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Write: Tablet Notepad/Journal review: Write: Tablet Notepad/Journal

Fire up your tablet, hook up a Bluetooth keyboard or other input device, and get in the zone.

Jaymar Cabebe Former Associate Editor
Jaymar Cabebe covers mobile apps and Windows software for CNET. While he may be a former host of the Android Atlas Weekly podcast, he doesn't hate iOS or Mac. Jaymar has worked in online media since 2007.
Jaymar Cabebe
2 min read

For a minimalist, no-nonsense text editor for your tablet, look no further than Write. Great for students, Write offers only a simple blank screen (choose from black or white background) and a blinking cursor, which helps minimize distractions so you can focus on finishing that big paper that's due in a few hours. Just fire it up on your tablet, hook up a Bluetooth keyboard or other input device, and get in the zone.

Write: Tablet Notepad/Journal

Write: Tablet Notepad/Journal

The Good

Sleek, minimalist design and a variety of fonts make it easy to get in the zone while you're writing with <b>Write</b>.

The Bad

The $2.99 price seems a bit steep for such a simple app. Also, it needs an archive or trash folder and compatibility with phones.

The Bottom Line

If you're looking for power features, Write doesn't have them. Otherwise, it's a perfect app for tablet owners who want to get focused on their writing.

When you first launch Write, you'll see a Guide document giving you the rundown on how to use the app. If you'd like, you can open it up and read it, but I would suggest jumping right in and playing around with its text instead. It should be pretty easy to figure out. Before starting your own doc, choose a theme via the menu in the top-right corner of the Home screen. The Night theme gives you white text on black background; the Day theme offers the opposite scheme. Once you're done, hit New, either on the left-hand column or on the top-right of the Home screen to get started.

Within your document, you can choose from nine different font styles and seven different text sizes. It's worth noting that your choices here will only affect the active document, whereas your theme choice affects all of your documents. At any point while you're writing, you can add a title to your piece via the Action Bar at the top.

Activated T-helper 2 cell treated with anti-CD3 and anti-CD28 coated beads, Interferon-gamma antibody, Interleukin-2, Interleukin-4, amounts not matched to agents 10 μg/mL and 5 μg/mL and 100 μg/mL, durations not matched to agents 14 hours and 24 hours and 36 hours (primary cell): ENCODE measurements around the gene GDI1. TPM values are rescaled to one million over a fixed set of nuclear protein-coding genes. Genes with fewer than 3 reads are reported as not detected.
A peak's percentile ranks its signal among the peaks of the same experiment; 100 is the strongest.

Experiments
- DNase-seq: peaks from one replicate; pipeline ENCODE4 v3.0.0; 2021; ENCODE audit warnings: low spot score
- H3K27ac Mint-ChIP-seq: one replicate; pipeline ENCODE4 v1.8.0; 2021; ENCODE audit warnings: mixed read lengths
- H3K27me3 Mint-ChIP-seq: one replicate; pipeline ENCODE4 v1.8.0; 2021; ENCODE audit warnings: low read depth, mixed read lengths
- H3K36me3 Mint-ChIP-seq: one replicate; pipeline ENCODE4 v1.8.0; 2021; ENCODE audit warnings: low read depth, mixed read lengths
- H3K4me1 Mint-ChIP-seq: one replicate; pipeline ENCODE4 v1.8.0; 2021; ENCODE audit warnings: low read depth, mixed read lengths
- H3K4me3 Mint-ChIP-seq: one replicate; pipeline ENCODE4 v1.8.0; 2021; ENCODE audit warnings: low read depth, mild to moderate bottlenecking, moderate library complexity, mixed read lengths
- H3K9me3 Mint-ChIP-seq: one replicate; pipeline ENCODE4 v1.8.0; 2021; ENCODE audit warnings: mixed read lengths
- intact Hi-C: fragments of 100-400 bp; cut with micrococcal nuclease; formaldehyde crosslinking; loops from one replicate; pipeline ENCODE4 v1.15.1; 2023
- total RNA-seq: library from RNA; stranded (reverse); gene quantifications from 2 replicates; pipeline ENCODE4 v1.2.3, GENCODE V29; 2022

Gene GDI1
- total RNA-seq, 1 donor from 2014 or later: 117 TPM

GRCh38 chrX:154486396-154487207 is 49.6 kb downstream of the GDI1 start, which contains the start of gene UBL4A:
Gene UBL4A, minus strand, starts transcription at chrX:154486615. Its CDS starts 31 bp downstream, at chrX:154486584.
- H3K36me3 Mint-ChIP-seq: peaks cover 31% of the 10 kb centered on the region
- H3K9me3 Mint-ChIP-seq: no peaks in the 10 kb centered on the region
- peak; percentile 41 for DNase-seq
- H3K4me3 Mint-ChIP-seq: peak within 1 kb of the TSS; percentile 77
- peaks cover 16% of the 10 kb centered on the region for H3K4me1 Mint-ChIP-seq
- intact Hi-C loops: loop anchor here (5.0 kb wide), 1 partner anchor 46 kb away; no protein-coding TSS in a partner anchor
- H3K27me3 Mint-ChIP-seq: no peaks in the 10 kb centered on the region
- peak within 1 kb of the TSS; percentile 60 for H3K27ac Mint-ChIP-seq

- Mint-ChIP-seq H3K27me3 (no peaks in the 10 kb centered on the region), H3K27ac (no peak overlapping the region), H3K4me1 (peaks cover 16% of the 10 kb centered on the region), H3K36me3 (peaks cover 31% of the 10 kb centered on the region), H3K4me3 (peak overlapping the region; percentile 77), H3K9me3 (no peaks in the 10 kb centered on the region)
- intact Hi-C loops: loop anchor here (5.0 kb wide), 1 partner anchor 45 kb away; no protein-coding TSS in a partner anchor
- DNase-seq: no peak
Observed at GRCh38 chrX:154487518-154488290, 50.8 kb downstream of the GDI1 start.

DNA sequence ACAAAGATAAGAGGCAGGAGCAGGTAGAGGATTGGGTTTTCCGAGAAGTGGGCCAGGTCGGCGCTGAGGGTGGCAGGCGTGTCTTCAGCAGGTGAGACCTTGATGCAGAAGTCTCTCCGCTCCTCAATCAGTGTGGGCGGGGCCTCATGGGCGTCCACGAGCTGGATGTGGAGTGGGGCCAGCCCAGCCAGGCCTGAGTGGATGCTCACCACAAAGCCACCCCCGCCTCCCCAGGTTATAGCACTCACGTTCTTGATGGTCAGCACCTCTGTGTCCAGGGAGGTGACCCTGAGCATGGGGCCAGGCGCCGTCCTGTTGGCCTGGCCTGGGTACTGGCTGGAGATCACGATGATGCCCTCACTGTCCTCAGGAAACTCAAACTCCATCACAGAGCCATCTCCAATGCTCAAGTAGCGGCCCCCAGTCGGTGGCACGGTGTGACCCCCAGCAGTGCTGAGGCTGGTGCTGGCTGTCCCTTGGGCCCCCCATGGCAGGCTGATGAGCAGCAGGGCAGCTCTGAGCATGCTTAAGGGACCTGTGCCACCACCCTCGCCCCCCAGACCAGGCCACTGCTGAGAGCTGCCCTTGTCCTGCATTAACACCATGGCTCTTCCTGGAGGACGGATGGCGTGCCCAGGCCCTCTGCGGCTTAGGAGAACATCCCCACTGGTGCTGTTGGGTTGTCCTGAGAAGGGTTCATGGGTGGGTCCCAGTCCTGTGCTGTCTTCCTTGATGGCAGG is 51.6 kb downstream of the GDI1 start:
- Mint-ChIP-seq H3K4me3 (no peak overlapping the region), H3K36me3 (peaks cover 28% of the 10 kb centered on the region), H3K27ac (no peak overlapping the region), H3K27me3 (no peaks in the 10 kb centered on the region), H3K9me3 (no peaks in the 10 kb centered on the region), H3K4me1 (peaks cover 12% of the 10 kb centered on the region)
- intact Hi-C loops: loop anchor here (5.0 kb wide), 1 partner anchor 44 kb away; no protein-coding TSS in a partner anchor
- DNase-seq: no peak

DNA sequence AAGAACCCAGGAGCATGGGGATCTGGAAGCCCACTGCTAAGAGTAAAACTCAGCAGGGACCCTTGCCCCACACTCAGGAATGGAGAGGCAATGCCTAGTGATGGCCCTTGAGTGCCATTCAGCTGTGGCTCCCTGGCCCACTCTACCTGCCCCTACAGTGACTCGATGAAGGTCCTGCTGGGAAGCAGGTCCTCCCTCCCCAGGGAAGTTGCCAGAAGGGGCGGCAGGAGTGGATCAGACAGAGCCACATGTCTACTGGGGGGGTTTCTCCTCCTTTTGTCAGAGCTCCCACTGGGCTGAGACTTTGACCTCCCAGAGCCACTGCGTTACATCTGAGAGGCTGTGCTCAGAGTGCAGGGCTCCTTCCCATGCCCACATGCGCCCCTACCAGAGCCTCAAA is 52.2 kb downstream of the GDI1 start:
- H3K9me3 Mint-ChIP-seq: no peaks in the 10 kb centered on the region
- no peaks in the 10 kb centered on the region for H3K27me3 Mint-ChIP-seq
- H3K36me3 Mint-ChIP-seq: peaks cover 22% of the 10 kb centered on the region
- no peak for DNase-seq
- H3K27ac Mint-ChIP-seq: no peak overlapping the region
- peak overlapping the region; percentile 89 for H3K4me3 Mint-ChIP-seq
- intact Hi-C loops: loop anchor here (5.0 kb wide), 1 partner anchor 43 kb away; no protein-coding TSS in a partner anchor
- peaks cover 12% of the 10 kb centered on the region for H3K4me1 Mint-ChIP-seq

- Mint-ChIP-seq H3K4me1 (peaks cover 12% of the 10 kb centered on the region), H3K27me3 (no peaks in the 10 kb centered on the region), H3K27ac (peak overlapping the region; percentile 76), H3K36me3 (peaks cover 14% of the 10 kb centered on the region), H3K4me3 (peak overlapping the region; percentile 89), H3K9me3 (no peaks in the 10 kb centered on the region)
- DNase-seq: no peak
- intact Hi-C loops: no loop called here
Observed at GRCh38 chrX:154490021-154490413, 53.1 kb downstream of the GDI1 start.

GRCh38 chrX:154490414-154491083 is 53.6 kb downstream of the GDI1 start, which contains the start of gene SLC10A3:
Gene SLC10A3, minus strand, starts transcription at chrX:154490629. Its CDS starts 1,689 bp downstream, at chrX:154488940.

Write: Tablet Notepad and Journal for Android (pictures)

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As minimal as Write is, the app still offers a few conveniences that both writers and casual note-takers will appreciate. There's a word counter at the top of the screen, as well as a character counter, autosave, and sharing. There's even an option to hide the Action Bar at the top of the screen, in case you want to get extra focused. If you use the app often, then you'll probably want to organize your documents into folders. This is easy to do from the Home screen, where you can easily filter your documents by folder or date. There's also a keyword search tool that can help you find a particular word or block of text in any of your documents.

One thing I think Write needs is an archive or trash folder. For anyone using the app on a regular basis, this would help significantly in organizing fast-growing document lists. And the trash folder would certainly be great for retrieving documents that you may have accidentally deleted. As of now, anything you delete is gone forever. I learned that the hard way. And, of course, there's the compatibility issue. As of now, Write only works on tablets running Android 3.0 and up, but we'd love to see it expand to phones as well.

Write: Tablet Notepad/Journal

Write: Tablet Notepad/Journal

Score Breakdown

Setup 10Features 8Interface 9Performance 9